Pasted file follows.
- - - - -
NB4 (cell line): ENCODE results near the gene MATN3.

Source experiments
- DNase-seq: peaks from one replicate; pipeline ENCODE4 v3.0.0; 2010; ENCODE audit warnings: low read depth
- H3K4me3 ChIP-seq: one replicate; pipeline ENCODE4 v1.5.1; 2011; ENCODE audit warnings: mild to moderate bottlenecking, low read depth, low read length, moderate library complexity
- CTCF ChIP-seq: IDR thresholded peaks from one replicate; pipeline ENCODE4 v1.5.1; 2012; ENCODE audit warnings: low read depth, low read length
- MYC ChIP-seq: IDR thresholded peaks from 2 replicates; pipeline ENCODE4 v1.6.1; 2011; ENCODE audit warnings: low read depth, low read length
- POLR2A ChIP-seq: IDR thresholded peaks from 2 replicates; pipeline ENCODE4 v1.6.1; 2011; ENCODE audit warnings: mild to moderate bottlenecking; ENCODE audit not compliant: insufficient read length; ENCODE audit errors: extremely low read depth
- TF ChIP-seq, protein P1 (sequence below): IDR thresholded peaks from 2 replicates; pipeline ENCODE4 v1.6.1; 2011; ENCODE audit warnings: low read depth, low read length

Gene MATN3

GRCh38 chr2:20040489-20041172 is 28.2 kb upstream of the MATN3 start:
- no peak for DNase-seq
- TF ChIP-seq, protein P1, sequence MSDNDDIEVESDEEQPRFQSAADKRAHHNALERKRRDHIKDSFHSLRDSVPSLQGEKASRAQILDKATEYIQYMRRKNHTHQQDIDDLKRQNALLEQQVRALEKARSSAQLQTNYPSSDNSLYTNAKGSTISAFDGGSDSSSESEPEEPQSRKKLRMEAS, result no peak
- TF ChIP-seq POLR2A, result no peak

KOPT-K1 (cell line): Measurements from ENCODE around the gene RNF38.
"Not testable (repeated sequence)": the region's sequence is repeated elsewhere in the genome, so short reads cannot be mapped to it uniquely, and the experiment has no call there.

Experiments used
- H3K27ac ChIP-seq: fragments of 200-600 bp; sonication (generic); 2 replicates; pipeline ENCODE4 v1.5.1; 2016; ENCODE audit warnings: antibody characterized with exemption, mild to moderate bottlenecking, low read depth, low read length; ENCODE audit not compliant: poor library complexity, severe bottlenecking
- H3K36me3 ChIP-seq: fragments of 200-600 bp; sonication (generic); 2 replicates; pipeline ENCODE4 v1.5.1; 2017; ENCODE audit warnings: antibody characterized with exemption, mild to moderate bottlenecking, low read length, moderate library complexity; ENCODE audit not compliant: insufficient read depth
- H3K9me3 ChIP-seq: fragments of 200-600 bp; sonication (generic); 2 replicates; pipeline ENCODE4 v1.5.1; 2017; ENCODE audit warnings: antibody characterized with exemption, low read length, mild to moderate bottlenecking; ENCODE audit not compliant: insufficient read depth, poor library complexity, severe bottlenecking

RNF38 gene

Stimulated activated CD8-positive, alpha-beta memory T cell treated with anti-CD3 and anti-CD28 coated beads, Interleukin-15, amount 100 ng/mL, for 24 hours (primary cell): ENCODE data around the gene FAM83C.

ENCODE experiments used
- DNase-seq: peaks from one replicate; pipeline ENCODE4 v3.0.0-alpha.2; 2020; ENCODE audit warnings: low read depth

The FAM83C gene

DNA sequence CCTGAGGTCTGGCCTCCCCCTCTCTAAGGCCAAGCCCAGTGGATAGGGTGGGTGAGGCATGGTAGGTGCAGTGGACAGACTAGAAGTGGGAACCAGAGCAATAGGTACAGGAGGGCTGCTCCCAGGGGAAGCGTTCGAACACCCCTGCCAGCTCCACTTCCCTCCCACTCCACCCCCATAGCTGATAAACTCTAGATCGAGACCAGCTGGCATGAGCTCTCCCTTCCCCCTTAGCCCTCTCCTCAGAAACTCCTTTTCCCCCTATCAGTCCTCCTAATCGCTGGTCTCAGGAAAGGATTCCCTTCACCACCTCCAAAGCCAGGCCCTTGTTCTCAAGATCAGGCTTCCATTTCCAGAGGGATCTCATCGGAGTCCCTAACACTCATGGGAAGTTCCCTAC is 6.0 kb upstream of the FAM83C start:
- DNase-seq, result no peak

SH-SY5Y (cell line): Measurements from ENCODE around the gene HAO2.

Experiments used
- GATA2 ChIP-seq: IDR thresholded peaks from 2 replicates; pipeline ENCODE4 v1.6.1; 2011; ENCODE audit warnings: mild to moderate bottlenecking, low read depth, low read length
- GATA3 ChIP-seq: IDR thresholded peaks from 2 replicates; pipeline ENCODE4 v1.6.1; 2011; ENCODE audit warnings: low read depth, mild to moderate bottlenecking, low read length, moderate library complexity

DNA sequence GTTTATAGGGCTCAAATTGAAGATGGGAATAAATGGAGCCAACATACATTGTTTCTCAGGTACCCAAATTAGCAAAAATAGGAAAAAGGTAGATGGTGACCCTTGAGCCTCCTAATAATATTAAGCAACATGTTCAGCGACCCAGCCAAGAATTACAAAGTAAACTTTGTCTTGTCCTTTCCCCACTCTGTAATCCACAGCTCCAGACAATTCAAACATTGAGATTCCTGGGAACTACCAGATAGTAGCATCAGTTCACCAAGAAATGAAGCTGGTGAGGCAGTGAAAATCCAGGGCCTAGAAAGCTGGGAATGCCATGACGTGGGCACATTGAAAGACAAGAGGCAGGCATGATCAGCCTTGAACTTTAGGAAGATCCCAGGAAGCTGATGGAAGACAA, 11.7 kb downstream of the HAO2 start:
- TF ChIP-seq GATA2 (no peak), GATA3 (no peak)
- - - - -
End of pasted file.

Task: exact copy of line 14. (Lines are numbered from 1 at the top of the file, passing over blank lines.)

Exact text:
KOPT-K1 (cell line): Measurements from ENCODE around the gene RNF38.